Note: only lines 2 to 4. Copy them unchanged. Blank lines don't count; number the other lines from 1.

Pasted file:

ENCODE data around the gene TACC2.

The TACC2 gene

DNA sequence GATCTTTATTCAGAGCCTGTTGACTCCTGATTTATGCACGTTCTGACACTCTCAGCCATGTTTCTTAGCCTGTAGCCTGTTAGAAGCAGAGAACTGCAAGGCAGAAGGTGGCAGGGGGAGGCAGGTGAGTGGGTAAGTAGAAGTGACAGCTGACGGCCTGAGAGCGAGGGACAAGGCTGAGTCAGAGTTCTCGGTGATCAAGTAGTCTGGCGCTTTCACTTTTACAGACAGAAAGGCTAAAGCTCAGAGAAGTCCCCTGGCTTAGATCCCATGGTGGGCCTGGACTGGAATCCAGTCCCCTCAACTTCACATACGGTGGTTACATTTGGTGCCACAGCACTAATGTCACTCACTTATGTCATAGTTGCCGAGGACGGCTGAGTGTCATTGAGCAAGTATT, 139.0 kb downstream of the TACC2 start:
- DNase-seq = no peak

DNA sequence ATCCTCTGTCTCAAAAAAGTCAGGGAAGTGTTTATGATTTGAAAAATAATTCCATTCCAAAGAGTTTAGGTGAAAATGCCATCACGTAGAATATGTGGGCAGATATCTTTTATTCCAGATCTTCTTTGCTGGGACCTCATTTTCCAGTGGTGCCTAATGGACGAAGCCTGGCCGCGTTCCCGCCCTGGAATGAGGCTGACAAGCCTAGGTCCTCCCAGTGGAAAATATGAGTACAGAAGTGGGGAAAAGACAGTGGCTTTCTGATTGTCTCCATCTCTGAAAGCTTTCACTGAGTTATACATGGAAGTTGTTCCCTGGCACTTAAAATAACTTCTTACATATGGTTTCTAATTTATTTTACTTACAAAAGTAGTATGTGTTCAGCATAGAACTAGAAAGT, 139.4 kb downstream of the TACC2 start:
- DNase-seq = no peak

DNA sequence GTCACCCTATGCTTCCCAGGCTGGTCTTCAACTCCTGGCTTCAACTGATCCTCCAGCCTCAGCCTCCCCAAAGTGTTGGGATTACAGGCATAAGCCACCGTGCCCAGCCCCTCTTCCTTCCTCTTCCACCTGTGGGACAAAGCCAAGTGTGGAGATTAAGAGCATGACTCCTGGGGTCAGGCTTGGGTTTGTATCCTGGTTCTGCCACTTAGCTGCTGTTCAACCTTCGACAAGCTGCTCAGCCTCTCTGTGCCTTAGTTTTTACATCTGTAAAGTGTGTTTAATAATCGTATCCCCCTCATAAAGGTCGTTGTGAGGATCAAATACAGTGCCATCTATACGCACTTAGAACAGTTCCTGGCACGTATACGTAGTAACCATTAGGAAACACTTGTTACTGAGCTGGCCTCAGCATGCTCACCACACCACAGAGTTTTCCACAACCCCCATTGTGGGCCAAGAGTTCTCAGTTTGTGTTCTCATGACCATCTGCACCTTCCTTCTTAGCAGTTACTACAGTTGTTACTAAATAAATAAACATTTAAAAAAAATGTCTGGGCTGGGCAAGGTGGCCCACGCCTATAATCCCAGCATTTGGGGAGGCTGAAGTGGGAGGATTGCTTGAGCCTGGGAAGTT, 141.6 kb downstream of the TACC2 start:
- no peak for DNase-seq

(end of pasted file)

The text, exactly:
The TACC2 gene

DNA sequence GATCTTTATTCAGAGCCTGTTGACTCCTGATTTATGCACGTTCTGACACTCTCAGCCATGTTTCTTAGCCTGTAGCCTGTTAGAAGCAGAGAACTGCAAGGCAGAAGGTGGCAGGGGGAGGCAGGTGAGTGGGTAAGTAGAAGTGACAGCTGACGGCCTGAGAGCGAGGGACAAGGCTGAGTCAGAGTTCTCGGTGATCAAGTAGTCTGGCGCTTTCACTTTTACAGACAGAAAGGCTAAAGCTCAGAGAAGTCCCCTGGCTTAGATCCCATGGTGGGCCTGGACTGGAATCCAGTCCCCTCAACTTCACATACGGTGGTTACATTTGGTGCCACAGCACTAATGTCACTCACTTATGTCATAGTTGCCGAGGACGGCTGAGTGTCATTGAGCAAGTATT, 139.0 kb downstream of the TACC2 start:
- DNase-seq = no peak